Chiropractors, as part of your healthcare team, can help address MSK injuries early to help maintain mobility and function. Healthy aging relies on your ability to keep moving and enjoying activities of daily living with little pain or limitations. Care may help:
  • Manage pain
  • Increase range of motion
  • Improve function
  • Help decrease progression of joint degeneration
  • Correct posture
  • Increase balance
  • Reduce the risk of falls
Of course, taking care of your MSK health should start early and continue well into your golden years. It is well known that active living is an important part of healthy aging. In fact, even a moderate level of physical activity can improve balance, endurance and bone strength.
Find additional resources we’ve created to help take care of your MSK health below:
For more information, check out some of our blog posts, or talk to your chiropractor!

1Canadian Memorial Chiropractic College, “Chiropractic Care and the Geriatric Patient,”
2Canadian Memorial Chiropractic College, “Chiropractic Care and the Geriatric Patient,”
3 Public Health Agency of Canada. 2014. Seniors Falls in Canada: Second Report. retrieved from

Friday, April 22, 2016

Common Conditions Of The Shoulder Joint

By Dr. John A. Papa, DC, FCCPOR(C)

The shoulder is one of the largest and most complex joints in the body.  It is anatomically designed to allow for an individual to perform a wide range of movements and activities.  This versatility, along with the high physical demands placed on a shoulder can also make it vulnerable to breakdown and injury.

Listed below are some of the conditions that commonly cause shoulder problems: 
·        Osteoarthritis: Results from the protective layers of cartilage in the shoulder becoming worn over a period of time, leading to change in the composition of the bone underneath the cartilage. This process may also be related to previous injury/trauma to the shoulder joint.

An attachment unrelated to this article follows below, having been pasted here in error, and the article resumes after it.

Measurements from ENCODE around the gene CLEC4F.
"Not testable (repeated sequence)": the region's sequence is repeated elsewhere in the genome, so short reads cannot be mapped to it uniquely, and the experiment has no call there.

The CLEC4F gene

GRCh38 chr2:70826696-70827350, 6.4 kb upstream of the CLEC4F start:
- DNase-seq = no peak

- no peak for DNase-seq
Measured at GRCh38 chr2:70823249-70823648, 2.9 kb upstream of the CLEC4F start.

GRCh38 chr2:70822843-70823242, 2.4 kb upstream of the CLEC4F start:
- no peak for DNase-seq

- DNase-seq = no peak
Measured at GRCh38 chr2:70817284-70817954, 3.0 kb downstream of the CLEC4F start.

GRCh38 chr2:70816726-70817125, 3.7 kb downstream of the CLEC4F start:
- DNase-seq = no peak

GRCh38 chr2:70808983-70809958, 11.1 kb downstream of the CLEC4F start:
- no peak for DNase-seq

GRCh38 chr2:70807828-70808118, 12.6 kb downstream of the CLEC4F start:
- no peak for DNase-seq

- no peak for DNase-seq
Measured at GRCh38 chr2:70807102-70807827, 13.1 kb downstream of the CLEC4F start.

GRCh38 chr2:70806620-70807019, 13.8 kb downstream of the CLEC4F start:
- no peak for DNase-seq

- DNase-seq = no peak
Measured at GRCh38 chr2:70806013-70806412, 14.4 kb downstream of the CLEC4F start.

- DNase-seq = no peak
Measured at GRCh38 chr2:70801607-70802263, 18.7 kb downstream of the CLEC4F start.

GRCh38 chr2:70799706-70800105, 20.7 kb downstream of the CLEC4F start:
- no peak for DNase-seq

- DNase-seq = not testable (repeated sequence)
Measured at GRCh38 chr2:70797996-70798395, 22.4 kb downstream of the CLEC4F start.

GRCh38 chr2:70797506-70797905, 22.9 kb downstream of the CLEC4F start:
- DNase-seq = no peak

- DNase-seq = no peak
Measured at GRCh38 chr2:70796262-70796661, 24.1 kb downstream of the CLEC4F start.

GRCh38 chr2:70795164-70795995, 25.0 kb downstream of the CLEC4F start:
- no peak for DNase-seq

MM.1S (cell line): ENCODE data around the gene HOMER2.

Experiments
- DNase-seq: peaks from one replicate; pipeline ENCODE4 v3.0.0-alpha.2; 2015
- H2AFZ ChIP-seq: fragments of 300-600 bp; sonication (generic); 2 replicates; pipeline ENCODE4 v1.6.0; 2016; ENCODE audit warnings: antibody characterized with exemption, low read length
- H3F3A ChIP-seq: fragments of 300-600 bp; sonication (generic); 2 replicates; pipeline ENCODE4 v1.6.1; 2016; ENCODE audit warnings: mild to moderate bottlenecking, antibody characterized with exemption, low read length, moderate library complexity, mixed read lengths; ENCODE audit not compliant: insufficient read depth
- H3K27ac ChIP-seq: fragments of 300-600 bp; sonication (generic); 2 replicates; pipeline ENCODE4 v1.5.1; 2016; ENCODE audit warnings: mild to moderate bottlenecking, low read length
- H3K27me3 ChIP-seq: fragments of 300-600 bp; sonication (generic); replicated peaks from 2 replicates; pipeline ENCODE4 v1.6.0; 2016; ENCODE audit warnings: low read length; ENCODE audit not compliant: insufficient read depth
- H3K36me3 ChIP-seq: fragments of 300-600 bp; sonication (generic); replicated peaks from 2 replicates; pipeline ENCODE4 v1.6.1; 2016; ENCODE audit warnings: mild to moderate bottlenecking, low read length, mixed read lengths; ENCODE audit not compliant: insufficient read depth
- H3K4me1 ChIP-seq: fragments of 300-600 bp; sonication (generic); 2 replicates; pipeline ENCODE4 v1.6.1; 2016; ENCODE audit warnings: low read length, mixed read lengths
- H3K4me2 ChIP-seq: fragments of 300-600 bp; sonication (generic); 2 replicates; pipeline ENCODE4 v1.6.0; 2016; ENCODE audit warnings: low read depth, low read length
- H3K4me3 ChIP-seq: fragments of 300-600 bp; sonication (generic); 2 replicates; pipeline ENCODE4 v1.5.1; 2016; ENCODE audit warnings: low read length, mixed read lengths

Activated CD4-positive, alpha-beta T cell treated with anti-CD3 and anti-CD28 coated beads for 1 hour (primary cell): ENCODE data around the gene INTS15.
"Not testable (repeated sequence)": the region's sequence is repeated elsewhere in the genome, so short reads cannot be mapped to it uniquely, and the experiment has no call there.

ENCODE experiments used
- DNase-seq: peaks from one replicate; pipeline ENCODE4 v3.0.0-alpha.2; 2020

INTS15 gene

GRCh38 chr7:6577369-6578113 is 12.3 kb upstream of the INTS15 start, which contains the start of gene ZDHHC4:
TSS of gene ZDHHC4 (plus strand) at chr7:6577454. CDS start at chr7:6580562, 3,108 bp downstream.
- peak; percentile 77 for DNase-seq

·        Frozen Shoulder:  Also known as adhesive capsulitis, this condition is a painful and persistent stiffness in the shoulder.  It is believed to be caused by thickening, swelling, and tightening of the flexible tissue that surrounds the joint.  Symptoms can vary greatly and can last anywhere from several months to several years.
·        Rotator Cuff and Soft Tissue Injuries:  The rotator cuff is a group of muscles and tendons that provide stability and rotational movements of the shoulder joint in a balanced fashion.  Other shoulder muscles are responsible for different ranges of motion of the upper arm (humerus) and proper positioning and movement of the shoulder blade (scapula) along the ribcage.  An injury can occur to any of these muscles which can lead to shoulder problems.
·        Mechanical Conditions:  Scapular dyskinesis is a mechanical term used to describe irregular movement of the shoulder blade.  It can be an early sign that a shoulder problem may develop, or it may already be accompanied by pain or dysfunction in the shoulder.  A mechanical change in shoulder blade movement can be associated with a variety of problems including an internal pinching of soft-tissue structures (impingement), irritation of the cushioning bursa (bursitis), or a feeling of the shoulder dislocating with certain movements (instability).

·        Traumatic Injuries:  Vigorous lifting, pushing, and pulling activities, or a fall onto or blow to the shoulder can result in ligament sprains or muscle strains.  More significant injuries can result in shoulder dislocations and separations, rotator cuff and soft tissue tears, cartilage labral tears, and fracture.
Balanced and stable movements are key to a healthy shoulder.  If this does not occur, there is potential for many shoulder problems to exist simultaneously at any given time.  For example, an individual may strain their shoulder from heavy lifting.  The shoulder strain may be causing pain, but it can also be accompanied by pain and weakness from impingement and bursitis that may arise from the irregular movement pattern of the shoulder.  Therefore, it is important that a proper evaluation is performed to best guide the treatment of shoulder conditions.

If you suffer from a shoulder problem that is limiting your daily functioning, contact a qualified health professional who can prescribe appropriate therapy, rehabilitation, and self-management strategies specifically for your circumstance.  For more information, visit